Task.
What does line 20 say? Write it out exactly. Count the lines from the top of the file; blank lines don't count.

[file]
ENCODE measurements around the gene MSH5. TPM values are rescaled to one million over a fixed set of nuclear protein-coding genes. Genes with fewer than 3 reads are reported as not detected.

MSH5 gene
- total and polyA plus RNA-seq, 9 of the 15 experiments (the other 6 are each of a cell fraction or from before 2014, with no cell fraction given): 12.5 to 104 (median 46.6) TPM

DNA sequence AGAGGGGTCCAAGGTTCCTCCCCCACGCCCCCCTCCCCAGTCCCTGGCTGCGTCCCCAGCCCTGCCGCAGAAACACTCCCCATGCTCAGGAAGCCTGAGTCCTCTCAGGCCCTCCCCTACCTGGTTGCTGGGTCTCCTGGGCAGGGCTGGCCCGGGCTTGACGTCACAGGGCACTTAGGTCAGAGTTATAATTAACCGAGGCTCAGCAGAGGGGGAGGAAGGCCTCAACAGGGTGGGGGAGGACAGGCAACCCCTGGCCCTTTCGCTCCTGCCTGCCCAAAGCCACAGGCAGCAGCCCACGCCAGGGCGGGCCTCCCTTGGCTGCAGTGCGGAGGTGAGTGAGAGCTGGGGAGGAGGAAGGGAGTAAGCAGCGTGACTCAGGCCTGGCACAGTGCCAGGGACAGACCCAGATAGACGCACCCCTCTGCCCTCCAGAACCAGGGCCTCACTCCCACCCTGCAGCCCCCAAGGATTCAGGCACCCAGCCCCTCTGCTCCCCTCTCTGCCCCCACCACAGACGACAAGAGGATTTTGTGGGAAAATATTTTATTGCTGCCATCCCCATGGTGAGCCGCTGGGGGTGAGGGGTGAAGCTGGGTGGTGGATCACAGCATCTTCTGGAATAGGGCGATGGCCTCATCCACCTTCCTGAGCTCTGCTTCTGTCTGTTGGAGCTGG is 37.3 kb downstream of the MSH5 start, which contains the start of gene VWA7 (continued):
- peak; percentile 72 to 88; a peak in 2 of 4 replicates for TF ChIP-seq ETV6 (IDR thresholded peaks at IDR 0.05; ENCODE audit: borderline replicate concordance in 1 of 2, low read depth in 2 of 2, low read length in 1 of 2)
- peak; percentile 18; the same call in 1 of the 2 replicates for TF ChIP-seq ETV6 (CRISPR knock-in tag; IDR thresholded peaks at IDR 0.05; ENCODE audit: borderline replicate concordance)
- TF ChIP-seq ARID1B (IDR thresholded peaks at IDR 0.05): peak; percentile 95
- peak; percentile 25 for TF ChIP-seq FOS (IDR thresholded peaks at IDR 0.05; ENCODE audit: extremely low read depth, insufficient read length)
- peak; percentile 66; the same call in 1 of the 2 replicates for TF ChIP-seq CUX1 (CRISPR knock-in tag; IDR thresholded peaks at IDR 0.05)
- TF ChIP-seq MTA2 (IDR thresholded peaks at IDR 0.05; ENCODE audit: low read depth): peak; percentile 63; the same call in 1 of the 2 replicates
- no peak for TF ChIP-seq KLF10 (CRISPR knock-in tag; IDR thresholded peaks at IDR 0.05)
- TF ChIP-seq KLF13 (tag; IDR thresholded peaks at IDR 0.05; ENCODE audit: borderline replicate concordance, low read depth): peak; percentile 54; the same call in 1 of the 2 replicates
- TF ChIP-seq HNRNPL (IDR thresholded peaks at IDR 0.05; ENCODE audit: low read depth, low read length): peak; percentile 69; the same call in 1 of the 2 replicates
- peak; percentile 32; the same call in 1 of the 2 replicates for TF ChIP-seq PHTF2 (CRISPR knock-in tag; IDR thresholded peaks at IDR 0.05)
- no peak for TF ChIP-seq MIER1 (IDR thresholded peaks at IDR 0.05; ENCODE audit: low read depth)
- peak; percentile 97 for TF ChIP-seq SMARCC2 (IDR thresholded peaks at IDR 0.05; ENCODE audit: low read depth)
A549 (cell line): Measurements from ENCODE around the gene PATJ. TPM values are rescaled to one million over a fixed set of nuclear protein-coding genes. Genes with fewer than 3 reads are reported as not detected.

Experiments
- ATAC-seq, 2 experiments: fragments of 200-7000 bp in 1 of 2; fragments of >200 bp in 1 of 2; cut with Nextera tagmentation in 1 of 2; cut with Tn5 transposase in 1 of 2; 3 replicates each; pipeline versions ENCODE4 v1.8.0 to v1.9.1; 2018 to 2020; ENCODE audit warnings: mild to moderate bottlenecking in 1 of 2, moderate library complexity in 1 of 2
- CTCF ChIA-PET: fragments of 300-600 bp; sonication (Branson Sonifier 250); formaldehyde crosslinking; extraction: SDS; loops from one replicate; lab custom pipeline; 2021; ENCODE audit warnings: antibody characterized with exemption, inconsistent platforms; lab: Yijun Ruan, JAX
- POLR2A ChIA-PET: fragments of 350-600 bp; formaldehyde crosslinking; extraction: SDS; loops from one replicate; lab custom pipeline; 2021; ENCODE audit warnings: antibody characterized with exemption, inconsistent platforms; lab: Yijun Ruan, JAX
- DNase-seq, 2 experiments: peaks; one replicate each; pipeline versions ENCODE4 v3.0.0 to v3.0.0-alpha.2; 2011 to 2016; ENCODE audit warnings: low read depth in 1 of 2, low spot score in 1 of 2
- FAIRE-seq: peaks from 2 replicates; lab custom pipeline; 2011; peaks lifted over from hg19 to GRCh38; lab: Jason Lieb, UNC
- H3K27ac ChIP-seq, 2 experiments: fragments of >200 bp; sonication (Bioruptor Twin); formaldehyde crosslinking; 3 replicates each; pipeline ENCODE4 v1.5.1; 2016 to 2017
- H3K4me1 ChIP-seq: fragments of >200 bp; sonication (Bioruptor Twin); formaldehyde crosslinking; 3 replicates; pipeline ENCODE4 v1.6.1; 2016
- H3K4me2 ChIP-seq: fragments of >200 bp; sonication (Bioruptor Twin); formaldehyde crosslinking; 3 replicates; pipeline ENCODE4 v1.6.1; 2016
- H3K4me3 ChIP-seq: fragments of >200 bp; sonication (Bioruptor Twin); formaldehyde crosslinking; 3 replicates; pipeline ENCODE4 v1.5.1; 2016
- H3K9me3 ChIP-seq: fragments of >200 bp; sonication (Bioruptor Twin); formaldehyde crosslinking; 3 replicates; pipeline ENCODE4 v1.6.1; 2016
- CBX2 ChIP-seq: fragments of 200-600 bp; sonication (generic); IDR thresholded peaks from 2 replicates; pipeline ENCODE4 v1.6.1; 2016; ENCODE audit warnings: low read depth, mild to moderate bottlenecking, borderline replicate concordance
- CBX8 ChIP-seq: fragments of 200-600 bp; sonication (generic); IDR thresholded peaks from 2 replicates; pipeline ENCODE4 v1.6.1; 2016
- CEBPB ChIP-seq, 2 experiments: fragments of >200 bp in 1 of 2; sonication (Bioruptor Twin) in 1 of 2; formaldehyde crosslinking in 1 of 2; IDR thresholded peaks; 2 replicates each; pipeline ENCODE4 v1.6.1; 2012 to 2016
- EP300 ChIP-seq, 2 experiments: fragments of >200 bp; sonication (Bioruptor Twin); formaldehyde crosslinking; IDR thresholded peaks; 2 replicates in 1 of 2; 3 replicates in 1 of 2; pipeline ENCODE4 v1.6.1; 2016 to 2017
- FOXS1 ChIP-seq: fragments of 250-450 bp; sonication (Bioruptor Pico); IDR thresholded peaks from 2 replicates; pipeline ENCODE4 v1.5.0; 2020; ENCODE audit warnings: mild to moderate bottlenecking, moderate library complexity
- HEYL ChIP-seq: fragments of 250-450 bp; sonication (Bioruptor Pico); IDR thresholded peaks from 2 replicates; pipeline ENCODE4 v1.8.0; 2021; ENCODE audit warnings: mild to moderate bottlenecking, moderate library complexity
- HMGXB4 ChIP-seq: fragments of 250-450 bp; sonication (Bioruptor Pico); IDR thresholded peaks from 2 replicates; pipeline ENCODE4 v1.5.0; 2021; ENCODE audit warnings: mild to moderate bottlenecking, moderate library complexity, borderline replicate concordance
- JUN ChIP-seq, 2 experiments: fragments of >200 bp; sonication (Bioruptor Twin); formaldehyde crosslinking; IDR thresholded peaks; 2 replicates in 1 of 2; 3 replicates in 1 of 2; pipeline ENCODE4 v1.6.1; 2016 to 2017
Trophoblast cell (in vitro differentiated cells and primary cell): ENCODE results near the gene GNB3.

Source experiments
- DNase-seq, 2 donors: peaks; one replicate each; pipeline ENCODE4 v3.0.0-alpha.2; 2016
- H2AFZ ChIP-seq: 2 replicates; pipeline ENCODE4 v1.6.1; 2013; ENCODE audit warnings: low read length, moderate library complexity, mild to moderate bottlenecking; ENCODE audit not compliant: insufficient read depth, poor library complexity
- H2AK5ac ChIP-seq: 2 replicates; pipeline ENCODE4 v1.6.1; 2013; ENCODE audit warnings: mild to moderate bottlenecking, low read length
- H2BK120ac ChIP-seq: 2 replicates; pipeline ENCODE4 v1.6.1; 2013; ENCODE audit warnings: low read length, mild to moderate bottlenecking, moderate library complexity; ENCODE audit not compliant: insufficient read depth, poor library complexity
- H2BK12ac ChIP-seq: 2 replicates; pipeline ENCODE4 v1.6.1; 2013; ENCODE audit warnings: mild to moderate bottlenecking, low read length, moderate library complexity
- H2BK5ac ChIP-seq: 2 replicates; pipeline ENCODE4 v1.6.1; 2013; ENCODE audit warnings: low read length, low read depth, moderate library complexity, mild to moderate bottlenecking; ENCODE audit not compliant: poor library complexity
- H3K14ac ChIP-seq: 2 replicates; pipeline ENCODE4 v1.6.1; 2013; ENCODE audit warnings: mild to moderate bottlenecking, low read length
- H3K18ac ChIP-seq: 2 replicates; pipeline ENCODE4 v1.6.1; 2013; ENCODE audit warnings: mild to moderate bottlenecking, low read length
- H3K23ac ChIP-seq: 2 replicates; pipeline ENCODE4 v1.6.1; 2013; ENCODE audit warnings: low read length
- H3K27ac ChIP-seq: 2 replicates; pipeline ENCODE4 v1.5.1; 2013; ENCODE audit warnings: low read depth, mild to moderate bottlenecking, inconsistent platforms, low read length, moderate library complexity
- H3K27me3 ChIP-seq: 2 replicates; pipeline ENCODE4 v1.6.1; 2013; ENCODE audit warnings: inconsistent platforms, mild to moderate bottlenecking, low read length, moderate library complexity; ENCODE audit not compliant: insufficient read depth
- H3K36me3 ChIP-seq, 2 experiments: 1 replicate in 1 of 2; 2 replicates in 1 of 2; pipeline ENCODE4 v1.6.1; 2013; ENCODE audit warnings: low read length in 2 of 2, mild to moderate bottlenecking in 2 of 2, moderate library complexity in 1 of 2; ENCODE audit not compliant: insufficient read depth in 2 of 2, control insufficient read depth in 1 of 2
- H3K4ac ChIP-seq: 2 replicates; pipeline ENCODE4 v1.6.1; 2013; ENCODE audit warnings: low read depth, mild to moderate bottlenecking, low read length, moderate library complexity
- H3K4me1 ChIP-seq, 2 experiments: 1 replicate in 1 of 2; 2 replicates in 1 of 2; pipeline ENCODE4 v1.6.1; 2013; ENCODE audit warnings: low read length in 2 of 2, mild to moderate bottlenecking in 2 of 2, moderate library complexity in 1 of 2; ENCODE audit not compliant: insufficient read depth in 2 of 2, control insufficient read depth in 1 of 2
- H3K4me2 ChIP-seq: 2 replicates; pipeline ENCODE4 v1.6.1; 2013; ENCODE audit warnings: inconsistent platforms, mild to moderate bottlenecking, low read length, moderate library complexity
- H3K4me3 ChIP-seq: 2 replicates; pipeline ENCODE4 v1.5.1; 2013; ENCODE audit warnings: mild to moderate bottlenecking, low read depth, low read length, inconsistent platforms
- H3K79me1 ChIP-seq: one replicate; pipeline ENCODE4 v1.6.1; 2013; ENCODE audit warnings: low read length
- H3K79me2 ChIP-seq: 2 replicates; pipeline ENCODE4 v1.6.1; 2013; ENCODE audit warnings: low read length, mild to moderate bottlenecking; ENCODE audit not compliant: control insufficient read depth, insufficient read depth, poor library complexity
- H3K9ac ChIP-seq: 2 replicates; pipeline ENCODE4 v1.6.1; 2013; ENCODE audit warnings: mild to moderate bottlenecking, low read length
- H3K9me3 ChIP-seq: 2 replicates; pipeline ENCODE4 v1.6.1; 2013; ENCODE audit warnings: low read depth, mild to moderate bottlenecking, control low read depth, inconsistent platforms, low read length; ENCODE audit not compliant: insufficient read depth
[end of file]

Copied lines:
- CTCF ChIA-PET: fragments of 300-600 bp; sonication (Branson Sonifier 250); formaldehyde crosslinking; extraction: SDS; loops from one replicate; lab custom pipeline; 2021; ENCODE audit warnings: antibody characterized with exemption, inconsistent platforms; lab: Yijun Ruan, JAX